Dermatology refers to so many conditions and issues, but some of our most common seen are atopic dermatitis and psoriasis. These chronic skin conditions do occur in adults but most cases are in children and adolescents. As if teenage years weren’t hard enough?! The good side is these conditions flew under the radar for a long time, but now people are talking about these diseases…notice the multitude of commercials and advertisements for such conditions.
For those of us who do not suffer from a chronic skin condition it is hard to understand the pain these patients suffer. Flare ups come and go with no rhyme or reason and the unsightly appearance takes a mental toll on the patient, especially in the younger cases.
Atopic dermatitis — the most common form of eczema — is an inflammatory skin condition characterized by chronic itchy rashes, inflammation, frequent skin infections and sleep interruptions. It is estimated that 10 to 15 percent of children in Western nations will develop atopic dermatitis in the first few years of life.
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Certain substances may trigger an eczema breakout, so it’s important to identify and avoid them. Common irritants include household cleansers, detergents, soaps, chlorine, and wool. Stress can also cause eczema to appear. To confirm whether you have eczema, your doctor may ask about your family history of allergies and want you to have an allergy or blood test.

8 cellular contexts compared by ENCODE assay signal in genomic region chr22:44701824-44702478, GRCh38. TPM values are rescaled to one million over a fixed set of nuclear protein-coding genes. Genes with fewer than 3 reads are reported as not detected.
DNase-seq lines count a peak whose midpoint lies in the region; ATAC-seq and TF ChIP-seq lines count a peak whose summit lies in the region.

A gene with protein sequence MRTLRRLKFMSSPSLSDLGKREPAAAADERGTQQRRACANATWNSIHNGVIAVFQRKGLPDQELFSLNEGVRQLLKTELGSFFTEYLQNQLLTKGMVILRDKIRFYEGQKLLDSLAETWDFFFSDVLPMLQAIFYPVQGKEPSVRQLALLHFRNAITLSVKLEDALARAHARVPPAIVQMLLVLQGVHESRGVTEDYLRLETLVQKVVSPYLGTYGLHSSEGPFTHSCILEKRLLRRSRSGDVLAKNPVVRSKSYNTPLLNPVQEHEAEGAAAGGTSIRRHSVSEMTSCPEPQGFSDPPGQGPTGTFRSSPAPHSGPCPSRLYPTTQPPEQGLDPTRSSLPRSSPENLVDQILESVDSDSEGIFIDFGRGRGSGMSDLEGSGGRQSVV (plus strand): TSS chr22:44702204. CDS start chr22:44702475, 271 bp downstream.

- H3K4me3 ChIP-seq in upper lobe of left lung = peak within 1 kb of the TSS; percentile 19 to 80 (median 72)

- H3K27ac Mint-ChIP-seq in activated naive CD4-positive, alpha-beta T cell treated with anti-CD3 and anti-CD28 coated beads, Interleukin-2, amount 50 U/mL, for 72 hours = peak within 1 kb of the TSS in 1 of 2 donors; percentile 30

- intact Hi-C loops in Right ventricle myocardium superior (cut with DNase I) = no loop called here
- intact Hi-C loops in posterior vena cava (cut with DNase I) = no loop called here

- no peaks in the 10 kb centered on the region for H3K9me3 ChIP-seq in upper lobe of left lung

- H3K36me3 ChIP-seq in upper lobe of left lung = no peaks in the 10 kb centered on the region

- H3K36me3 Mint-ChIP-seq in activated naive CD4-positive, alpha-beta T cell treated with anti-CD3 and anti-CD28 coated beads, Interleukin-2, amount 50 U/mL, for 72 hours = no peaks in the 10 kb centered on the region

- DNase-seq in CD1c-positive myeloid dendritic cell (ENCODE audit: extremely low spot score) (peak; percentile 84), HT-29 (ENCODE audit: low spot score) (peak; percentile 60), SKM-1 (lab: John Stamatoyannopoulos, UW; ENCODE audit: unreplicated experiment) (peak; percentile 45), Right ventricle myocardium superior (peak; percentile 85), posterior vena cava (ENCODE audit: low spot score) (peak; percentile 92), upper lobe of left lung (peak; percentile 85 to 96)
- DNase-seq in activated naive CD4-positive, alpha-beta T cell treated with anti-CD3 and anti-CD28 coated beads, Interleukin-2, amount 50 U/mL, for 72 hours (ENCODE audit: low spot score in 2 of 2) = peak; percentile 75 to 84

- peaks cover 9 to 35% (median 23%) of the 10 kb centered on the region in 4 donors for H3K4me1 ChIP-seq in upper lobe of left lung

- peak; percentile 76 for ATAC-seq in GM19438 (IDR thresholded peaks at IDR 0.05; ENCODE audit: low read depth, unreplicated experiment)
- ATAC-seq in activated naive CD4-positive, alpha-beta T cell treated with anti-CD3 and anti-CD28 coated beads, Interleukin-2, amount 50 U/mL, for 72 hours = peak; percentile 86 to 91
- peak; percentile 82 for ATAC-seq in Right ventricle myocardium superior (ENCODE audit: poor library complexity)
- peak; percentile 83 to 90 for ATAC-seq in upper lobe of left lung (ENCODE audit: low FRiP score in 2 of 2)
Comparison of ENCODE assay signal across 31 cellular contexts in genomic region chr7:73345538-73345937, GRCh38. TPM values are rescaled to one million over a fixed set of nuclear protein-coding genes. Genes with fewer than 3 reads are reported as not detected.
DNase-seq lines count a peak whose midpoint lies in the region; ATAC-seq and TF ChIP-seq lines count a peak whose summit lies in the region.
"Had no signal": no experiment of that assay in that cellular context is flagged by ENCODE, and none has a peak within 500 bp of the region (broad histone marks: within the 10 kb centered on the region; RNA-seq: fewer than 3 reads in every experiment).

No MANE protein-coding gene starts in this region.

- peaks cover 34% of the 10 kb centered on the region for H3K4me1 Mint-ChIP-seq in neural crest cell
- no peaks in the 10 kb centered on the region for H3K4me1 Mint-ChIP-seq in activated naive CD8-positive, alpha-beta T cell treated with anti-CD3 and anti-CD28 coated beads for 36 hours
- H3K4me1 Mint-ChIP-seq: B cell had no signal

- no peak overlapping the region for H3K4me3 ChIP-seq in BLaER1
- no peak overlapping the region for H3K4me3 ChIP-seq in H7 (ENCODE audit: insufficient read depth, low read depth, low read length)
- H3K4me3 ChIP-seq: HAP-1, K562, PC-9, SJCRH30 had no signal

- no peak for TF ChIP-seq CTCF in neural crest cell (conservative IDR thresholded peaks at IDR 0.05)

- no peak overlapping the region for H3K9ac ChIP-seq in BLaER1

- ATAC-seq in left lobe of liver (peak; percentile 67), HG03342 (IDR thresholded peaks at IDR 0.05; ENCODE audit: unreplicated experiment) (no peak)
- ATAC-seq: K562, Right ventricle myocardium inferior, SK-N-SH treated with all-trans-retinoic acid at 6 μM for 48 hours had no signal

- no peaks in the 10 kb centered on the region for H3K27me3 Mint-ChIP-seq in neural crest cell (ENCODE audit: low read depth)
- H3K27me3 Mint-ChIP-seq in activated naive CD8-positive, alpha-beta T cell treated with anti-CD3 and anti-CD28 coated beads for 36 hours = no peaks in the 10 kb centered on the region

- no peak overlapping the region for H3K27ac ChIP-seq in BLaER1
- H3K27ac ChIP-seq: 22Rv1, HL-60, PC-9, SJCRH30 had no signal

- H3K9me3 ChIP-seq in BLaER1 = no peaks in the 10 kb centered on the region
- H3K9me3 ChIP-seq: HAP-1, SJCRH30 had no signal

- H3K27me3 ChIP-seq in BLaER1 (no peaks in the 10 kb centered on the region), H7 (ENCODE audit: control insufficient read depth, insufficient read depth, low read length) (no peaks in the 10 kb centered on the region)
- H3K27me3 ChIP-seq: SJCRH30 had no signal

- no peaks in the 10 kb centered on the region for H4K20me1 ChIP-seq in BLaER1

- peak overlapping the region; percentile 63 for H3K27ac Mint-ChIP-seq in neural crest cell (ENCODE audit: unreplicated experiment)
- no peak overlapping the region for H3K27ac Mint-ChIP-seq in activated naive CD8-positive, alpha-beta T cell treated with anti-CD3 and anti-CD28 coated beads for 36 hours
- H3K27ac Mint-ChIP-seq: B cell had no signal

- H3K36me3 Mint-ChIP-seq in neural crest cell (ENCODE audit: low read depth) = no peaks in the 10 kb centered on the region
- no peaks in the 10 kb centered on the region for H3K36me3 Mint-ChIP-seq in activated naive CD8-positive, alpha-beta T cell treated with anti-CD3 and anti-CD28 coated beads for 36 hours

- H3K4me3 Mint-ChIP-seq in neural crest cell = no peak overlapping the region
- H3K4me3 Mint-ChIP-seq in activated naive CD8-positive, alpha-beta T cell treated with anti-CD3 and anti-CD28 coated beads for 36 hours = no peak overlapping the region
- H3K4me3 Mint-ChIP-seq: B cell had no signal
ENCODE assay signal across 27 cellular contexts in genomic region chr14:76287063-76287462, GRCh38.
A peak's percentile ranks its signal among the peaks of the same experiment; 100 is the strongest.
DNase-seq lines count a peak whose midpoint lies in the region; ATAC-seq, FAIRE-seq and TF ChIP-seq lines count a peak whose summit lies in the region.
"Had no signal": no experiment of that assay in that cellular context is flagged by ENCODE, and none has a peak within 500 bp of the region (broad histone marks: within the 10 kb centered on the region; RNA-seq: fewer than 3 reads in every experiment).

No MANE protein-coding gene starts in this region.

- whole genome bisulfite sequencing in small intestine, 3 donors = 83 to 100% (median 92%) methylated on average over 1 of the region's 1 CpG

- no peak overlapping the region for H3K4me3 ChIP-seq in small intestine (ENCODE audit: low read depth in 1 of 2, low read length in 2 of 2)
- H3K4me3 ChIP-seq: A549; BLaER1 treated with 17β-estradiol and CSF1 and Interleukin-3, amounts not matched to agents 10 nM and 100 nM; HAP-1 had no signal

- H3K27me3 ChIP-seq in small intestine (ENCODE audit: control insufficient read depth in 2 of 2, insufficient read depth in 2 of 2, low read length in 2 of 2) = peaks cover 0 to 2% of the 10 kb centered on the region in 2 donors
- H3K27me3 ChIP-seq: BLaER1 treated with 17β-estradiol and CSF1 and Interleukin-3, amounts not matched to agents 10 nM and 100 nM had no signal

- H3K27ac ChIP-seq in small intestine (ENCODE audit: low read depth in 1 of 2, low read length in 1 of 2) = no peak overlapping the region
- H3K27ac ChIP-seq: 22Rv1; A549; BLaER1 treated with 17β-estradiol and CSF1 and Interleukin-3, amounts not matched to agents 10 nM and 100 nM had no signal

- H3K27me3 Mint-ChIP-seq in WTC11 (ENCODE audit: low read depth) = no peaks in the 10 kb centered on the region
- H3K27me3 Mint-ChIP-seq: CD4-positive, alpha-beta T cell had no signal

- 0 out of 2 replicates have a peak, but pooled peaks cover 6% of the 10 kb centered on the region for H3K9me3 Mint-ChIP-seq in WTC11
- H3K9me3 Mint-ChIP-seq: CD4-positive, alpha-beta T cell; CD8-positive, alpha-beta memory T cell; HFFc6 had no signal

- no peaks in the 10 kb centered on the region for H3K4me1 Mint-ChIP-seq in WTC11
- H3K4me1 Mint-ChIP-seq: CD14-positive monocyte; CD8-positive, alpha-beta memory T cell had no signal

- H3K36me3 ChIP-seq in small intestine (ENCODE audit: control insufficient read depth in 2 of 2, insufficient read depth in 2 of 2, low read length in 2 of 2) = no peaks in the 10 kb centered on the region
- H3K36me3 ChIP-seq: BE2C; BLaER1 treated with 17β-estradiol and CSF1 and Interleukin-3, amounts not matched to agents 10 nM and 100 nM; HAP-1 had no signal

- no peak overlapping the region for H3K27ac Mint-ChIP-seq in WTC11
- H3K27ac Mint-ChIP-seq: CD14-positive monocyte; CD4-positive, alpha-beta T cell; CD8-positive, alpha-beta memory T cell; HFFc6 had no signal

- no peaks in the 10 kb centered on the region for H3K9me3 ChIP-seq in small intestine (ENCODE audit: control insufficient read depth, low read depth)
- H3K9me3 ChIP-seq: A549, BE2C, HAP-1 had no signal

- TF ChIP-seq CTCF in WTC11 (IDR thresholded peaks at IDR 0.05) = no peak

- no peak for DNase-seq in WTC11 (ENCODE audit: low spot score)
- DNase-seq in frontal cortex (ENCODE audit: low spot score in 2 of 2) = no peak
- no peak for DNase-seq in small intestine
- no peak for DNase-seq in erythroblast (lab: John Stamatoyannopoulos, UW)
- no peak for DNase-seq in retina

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Studies have established a link between atopic dermatitis and several other medical conditions that can occur in conjunction with this skin condition. This new research is aimed at better understanding this connection in children. Research has shown that there is an increased incidence of asthma, hay fever and food allergies in patients with atopic dermatitis.
There are also higher rates of attention deficit hyperactivity disorder (ADHD) in children with atopic dermatitis — with more severe cases of this skin condition associated with a higher chance of developing ADHD. While the reason for this association is unknown, researchers are questioning whether ADHD may be caused by the sleep disturbances common in children with atopic dermatitis.
Psoriasis is another chronic skin condition marked by thick, red, itchy scaly patches, affecting an estimated 7.5 million Americans. They often are located on the outside of the elbows and knees, but psoriasis commonly affects the scalp and nails, too. There is strong data showing psoriasis is associated with an increased risk of diabetes, cardiovascular disease and higher rates of obesity in adults.
Many things can trigger psoriasis, including stress, cold weather, skin damage, and certain medications. Unlike atopic dermatitis, psoriasis doesn’t usually appear before age 10. It’s more commonly found in adults or adolescents.
Psoriasis can mimic other skin diseases. Doctors diagnose it by closely examining your skin, nails, and scalp. Your doctor may also perform a skin biopsy. This involves removing a small skin sample and viewing it under a microscope.
With the greater understanding of these diseases comes more advanced research and treatment options for all those suffering, young and old. If you, or your child, is having any skin issues that seem abnormal it is very important to have them visit a dermatologist to rule out any chronic issues. The earlier the treatment the better for long term results. Treatments vary from case to case but can involve topical medications, oral medications, changing of household items such as detergents and soaps, as well as over the counter lotions and treatments in mild cases.